There are so many lens choices possible in 2020. Not only lens brands and models, but different types of lenses for different functionality.
Let’s talk lenses. In 2020, we have many, many choices in lenses, especially depending on the camera you shoot with. Our main digital cinema cameras are the Canon C300 MKII and the Canon C200. Choosing the best lenses for our camera should be relatively easy and fairly simple, right? Somehow, the more I mull it over in my head, the fuzzier the right choices become.
Lenses are best chose for the types of shoots that you mostly do. I’m a terrible illustrator, but imagine if you will a triangle. One side of the triangle is labeled cost. One side of the triangle is labeled quality. The last side of the triangle is labeled function. This triangle is sort of like the famous “Triangle of Buying Choice” where the sides of the triangle are labeled “Speed, Quality, Cost” and, as the saying goes, pick any two. You really can’t have all three; you have to compromise in at least one area. My lens triangle is somewhat the same, except I don’t know if you can even have two of the three. At times, it feels like you can only have one choice.
Case in point, lenses for our digital cinema cameras. Let’s take a look at some of the choices we have in the famous Canon EF mount, probably the most popular camera mount available today for digital cinema and mirrorless cameras overall.
Still Camera Lenses
These could be Canon EF and EF S models, but there are many other types and focal lengths available, obviously from third-party manufacturers.
In the case of Canon, I’d term these lenses hybrids because they take aspects of still lenses, cine lenses and B4 broadcast 2/3” lenses and combine them into one lens suitable only for S35 sensors. These are the Canon CN E 18-80mm t/4.4 compact servo lens and the Canon 70-200 t/4.4 compact servo lens. These aren’t still lenses, but they aren’t proper cinema lenses with hard stops and long focus rotation like Canon’s CN E Primes have either. They’re designed for digital cinema cameras, though, and cover an S35 sensor frame but have a servo control for zooming that isn’t typically found integrated into the lens, it must be obtained from third-party zoom controllers with separate external motors and power supplies.
Most of us know what a cine lens is, but some of the common characteristics are that the lenses have hard stops, markings on both sides of the lens for operator and ACs to view and often the markings glow in the dark for operating in dim environments. Cine lenses have all manual operation and typically have a focus rotation that’s long, 200 to 300 degrees for smoother operation with follow focus units, often controlled by a focus puller. It’s interesting today that in this category, we have low-end cine lenses like the Rokinon Cine DS, cine converted still lenses that cost a few hundred dollars apiece, all of the way up to the top of the line cine lenses by Zeiss, Cooke, Leica, Angenieux and many other manufacturers that can cost tens or even hundreds of thousands of dollars.
If you’re a new digital cinema camera owner, or even a mirrorless or lower end digital camera owner, you have many, many choices for which lenses will function best for you in your shooting situations.
Run & Gun/Event/Documentary Shoots
Any of the three categories above can be used in this situation. But as you work through it, a few truths become self-evident. For these types of shoots, the most important factors are often size and weight. A huge, heavy cine lens will limit a single camera operator more severely than a smaller, lighter weight lens. Shooting this type of coverage with prime lenses is definitely possible, but you may find yourself missing certain shots without a zoom lens. I’ve shot documentary coverage with zoom lenses when I’m running around literally documenting an event as it happens in real time, but also covering an event like this in very, very low light where a fast prime lens is superior to any zoom because primes are typically so much faster because they have more light-gathering capability. Nobody wants to shoot low light and have to crank the gain in their camera very high because of being saddled with a slow zoom lens.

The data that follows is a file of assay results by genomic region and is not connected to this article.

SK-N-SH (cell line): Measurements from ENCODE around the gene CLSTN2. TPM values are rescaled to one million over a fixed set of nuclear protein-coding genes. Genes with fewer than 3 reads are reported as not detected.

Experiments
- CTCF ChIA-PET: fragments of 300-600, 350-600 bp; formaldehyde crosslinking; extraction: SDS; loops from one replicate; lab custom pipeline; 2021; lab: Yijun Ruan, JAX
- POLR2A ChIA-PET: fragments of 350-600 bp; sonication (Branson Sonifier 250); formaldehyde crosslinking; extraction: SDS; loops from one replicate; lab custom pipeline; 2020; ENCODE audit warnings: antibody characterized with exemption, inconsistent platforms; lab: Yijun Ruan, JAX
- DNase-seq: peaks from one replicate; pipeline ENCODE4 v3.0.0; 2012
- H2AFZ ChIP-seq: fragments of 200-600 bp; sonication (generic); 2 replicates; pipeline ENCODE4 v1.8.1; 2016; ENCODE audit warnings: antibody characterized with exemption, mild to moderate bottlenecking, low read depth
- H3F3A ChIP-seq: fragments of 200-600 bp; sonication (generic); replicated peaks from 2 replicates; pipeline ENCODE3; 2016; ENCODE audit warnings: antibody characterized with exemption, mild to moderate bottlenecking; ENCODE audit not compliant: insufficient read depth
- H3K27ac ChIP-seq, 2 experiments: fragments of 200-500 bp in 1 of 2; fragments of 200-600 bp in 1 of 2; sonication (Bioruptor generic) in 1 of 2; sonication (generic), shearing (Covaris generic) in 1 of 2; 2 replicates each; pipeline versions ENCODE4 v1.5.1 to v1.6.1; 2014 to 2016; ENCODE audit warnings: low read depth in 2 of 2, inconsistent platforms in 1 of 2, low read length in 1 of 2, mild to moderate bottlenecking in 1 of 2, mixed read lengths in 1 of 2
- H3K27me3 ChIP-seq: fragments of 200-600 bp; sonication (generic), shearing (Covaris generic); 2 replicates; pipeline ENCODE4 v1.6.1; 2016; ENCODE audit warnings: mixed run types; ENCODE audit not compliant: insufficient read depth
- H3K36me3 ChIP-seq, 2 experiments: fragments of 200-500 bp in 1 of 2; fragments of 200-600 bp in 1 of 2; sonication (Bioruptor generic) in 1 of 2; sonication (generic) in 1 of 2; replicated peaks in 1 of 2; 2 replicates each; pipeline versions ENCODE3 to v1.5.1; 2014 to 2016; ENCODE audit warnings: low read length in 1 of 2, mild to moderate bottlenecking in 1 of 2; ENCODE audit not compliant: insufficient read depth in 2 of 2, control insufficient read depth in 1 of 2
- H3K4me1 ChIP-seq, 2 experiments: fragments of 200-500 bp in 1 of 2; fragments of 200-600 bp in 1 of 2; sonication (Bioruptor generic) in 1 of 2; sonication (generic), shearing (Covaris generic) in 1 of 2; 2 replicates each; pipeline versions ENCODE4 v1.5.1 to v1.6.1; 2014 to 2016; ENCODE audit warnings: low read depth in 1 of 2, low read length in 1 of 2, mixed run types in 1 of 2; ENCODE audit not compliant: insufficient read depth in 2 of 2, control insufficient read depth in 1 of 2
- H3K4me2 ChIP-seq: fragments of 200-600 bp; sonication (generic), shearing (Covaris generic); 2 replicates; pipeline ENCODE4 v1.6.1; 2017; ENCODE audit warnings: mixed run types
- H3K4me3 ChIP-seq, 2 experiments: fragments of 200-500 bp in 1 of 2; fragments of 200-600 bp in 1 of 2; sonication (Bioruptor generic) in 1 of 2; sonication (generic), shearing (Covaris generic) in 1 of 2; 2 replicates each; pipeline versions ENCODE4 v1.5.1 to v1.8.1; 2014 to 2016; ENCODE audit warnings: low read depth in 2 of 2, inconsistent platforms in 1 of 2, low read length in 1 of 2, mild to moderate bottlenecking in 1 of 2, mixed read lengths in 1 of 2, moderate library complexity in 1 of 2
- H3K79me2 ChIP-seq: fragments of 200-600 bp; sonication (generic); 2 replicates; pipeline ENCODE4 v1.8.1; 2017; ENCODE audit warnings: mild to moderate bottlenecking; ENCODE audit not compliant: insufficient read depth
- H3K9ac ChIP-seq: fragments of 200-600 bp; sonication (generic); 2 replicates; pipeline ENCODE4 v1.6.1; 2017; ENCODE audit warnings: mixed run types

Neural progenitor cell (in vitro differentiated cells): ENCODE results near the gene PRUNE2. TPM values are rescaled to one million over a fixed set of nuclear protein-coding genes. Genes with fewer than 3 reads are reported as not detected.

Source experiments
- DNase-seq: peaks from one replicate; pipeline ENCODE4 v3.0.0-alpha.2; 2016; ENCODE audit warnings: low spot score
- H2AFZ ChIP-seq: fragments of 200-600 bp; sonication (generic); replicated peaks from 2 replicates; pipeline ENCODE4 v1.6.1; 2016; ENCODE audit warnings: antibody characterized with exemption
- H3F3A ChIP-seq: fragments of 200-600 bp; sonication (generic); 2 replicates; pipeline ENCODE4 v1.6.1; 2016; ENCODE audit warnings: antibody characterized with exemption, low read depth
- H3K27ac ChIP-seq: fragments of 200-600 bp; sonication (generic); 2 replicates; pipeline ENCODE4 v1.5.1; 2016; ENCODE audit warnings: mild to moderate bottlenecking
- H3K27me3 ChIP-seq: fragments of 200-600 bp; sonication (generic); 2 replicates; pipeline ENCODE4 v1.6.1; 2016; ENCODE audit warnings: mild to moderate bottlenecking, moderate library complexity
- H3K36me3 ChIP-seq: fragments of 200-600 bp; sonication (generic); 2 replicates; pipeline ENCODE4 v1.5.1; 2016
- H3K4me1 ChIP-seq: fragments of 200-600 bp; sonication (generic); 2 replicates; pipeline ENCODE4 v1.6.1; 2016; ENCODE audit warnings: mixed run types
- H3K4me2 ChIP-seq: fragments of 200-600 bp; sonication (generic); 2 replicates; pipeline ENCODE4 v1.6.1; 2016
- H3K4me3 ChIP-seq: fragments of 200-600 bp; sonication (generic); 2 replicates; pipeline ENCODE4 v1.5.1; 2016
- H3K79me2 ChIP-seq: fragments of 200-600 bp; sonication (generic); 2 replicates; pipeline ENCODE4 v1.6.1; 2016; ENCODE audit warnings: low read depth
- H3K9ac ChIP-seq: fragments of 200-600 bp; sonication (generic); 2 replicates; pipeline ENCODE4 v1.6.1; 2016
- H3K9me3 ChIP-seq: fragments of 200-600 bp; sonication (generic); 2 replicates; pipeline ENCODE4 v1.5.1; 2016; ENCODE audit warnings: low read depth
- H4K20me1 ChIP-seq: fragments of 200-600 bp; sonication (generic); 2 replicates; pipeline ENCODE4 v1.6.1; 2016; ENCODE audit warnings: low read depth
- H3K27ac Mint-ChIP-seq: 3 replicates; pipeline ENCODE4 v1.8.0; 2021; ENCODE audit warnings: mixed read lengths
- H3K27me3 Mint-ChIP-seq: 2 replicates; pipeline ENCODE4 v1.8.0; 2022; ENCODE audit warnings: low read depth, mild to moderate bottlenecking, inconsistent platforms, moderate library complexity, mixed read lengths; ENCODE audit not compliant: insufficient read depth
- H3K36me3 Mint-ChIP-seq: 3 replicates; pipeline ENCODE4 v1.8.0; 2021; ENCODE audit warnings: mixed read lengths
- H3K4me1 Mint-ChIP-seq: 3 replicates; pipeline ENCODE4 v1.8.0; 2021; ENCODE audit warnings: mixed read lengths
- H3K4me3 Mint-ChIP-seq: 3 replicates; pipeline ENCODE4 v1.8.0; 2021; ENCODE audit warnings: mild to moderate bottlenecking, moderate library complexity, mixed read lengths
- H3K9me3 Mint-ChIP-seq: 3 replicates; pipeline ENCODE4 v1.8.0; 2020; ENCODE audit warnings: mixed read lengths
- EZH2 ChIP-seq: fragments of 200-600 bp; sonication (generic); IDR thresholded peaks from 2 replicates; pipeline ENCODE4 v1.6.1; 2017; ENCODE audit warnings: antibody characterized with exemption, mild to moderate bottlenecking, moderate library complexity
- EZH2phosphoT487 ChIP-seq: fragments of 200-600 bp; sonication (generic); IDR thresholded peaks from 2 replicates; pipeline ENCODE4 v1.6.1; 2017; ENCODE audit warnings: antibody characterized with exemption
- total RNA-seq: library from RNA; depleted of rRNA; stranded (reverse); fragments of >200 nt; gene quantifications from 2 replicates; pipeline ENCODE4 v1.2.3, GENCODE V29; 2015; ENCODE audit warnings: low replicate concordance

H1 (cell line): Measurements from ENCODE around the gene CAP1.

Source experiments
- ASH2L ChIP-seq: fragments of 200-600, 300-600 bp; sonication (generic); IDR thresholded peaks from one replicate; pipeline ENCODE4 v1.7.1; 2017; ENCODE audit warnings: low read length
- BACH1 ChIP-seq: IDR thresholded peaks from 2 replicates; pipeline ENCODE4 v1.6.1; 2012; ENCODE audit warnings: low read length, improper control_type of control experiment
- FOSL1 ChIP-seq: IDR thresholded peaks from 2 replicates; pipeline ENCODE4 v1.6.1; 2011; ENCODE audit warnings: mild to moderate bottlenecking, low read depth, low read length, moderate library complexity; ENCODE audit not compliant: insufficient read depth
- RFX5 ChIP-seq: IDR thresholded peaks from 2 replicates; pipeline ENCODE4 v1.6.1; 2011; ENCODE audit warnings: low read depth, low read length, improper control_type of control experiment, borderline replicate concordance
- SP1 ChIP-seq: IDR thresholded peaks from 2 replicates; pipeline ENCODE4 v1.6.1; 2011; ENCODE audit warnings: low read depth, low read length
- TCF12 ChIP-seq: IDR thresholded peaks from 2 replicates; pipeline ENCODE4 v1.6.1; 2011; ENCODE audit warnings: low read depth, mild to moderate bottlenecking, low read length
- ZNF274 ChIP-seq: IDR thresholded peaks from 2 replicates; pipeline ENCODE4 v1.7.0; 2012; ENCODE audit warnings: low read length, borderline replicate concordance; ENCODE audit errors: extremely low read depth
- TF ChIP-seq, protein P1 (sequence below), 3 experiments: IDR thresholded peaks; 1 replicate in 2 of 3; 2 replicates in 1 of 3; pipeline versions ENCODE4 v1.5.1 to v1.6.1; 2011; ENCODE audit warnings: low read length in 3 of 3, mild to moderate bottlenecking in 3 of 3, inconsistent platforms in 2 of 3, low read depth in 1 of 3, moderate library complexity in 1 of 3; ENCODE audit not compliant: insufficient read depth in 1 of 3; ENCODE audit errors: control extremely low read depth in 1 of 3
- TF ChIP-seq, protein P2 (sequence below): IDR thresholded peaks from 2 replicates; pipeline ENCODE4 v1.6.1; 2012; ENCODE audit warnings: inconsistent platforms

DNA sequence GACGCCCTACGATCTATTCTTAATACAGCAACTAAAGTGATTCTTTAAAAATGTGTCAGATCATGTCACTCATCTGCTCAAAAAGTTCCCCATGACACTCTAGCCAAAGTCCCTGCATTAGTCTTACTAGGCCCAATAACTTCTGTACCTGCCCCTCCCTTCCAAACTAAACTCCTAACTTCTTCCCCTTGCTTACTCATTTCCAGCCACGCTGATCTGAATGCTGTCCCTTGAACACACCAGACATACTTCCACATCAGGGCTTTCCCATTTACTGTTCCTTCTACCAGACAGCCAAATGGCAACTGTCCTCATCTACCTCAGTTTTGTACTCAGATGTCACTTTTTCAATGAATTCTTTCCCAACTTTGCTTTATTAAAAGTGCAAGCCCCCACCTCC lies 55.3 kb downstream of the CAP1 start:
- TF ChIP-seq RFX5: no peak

Interviews can definitely be shot with any lens in any of these categories. Autofocus technology can be very valuable when shooting interviews, especially if you don’t have a camera assistant pulling focus for you. S35 and full frame sensors have a much shallower depth of field than the smaller size sensors we used to use in 2/3” broadcast cameras. Combine that relatively shallow depth of field with talent that rocks or moves back and forth in the frame, and if you’re shooting with manual focus, it can be easy to end up with slightly out of focus footage if you can’t track their slight forward and backward movements perfectly. Even if you have a large enough monitor to judge focus, which you may or may not, or a good EVF where you can definitely judge focus, it can be exhausting to follow focus continuously on your subject over a one- or two-hour-long interview.
As cameras have moved from SD to 1080 to 4K and now 6K and 8K over the past decade, it’s also becoming more difficult to actually see if something is in sharp focus on a 1080 display, which is what most EVFs and smaller monitors are capable of. There are no 7-inch 4K, 6K or 8K native displays, so what you see isn’t necessarily what you are getting. Footage that looks perfectly sharp on your small monitor or EVF, when played back on a larger screen, can often be slightly soft and out of focus. For this reason, I value autofocus and face/eye detection for interviews. Unfortunately, this limits you to still lenses or hybrid lenses. None of the digital cine lenses on the market at this time have autofocus, although we believe that AF for pro cine users is coming in the near future.